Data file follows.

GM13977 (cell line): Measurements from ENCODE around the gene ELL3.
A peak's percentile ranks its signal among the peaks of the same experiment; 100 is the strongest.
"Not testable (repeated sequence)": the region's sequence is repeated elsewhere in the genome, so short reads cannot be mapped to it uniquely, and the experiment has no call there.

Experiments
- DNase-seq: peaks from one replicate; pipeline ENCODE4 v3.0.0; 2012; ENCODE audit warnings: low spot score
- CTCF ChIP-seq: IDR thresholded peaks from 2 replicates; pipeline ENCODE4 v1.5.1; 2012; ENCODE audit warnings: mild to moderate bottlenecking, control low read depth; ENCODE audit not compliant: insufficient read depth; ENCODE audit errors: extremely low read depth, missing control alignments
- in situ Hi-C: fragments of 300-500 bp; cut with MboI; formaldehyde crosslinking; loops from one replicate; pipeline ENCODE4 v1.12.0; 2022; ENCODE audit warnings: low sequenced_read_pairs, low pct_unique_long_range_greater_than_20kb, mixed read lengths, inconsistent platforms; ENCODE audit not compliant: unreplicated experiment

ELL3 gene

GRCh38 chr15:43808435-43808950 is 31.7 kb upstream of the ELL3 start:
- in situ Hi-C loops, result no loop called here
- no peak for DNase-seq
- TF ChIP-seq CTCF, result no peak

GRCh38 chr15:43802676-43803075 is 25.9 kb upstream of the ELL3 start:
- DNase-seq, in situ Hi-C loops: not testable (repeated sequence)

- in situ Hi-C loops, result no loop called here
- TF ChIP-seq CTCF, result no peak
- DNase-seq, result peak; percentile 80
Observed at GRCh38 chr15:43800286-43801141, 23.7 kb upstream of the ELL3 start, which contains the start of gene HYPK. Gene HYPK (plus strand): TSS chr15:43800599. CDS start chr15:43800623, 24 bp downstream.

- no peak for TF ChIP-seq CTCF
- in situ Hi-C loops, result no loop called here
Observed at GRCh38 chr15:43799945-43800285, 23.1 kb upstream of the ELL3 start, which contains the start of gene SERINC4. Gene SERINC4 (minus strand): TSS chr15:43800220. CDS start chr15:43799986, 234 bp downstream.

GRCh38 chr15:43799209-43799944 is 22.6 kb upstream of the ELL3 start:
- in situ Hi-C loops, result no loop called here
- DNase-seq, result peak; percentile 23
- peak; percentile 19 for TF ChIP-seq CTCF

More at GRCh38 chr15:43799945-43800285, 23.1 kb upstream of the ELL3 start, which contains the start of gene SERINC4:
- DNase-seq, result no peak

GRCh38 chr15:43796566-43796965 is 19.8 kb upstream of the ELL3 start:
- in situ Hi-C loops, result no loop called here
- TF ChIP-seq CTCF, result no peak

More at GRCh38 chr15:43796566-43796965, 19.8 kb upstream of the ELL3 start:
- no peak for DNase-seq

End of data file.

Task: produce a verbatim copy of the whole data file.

GM13977 (cell line): Measurements from ENCODE around the gene ELL3.
A peak's percentile ranks its signal among the peaks of the same experiment; 100 is the strongest.
"Not testable (repeated sequence)": the region's sequence is repeated elsewhere in the genome, so short reads cannot be mapped to it uniquely, and the experiment has no call there.

Experiments
- DNase-seq: peaks from one replicate; pipeline ENCODE4 v3.0.0; 2012; ENCODE audit warnings: low spot score
- CTCF ChIP-seq: IDR thresholded peaks from 2 replicates; pipeline ENCODE4 v1.5.1; 2012; ENCODE audit warnings: mild to moderate bottlenecking, control low read depth; ENCODE audit not compliant: insufficient read depth; ENCODE audit errors: extremely low read depth, missing control alignments
- in situ Hi-C: fragments of 300-500 bp; cut with MboI; formaldehyde crosslinking; loops from one replicate; pipeline ENCODE4 v1.12.0; 2022; ENCODE audit warnings: low sequenced_read_pairs, low pct_unique_long_range_greater_than_20kb, mixed read lengths, inconsistent platforms; ENCODE audit not compliant: unreplicated experiment

ELL3 gene

GRCh38 chr15:43808435-43808950 is 31.7 kb upstream of the ELL3 start:
- in situ Hi-C loops, result no loop called here
- no peak for DNase-seq
- TF ChIP-seq CTCF, result no peak

GRCh38 chr15:43802676-43803075 is 25.9 kb upstream of the ELL3 start:
- DNase-seq, in situ Hi-C loops: not testable (repeated sequence)

- in situ Hi-C loops, result no loop called here
- TF ChIP-seq CTCF, result no peak
- DNase-seq, result peak; percentile 80
Observed at GRCh38 chr15:43800286-43801141, 23.7 kb upstream of the ELL3 start, which contains the start of gene HYPK. Gene HYPK (plus strand): TSS chr15:43800599. CDS start chr15:43800623, 24 bp downstream.

- no peak for TF ChIP-seq CTCF
- in situ Hi-C loops, result no loop called here
Observed at GRCh38 chr15:43799945-43800285, 23.1 kb upstream of the ELL3 start, which contains the start of gene SERINC4. Gene SERINC4 (minus strand): TSS chr15:43800220. CDS start chr15:43799986, 234 bp downstream.

GRCh38 chr15:43799209-43799944 is 22.6 kb upstream of the ELL3 start:
- in situ Hi-C loops, result no loop called here
- DNase-seq, result peak; percentile 23
- peak; percentile 19 for TF ChIP-seq CTCF

More at GRCh38 chr15:43799945-43800285, 23.1 kb upstream of the ELL3 start, which contains the start of gene SERINC4:
- DNase-seq, result no peak

GRCh38 chr15:43796566-43796965 is 19.8 kb upstream of the ELL3 start:
- in situ Hi-C loops, result no loop called here
- TF ChIP-seq CTCF, result no peak

More at GRCh38 chr15:43796566-43796965, 19.8 kb upstream of the ELL3 start:
- no peak for DNase-seq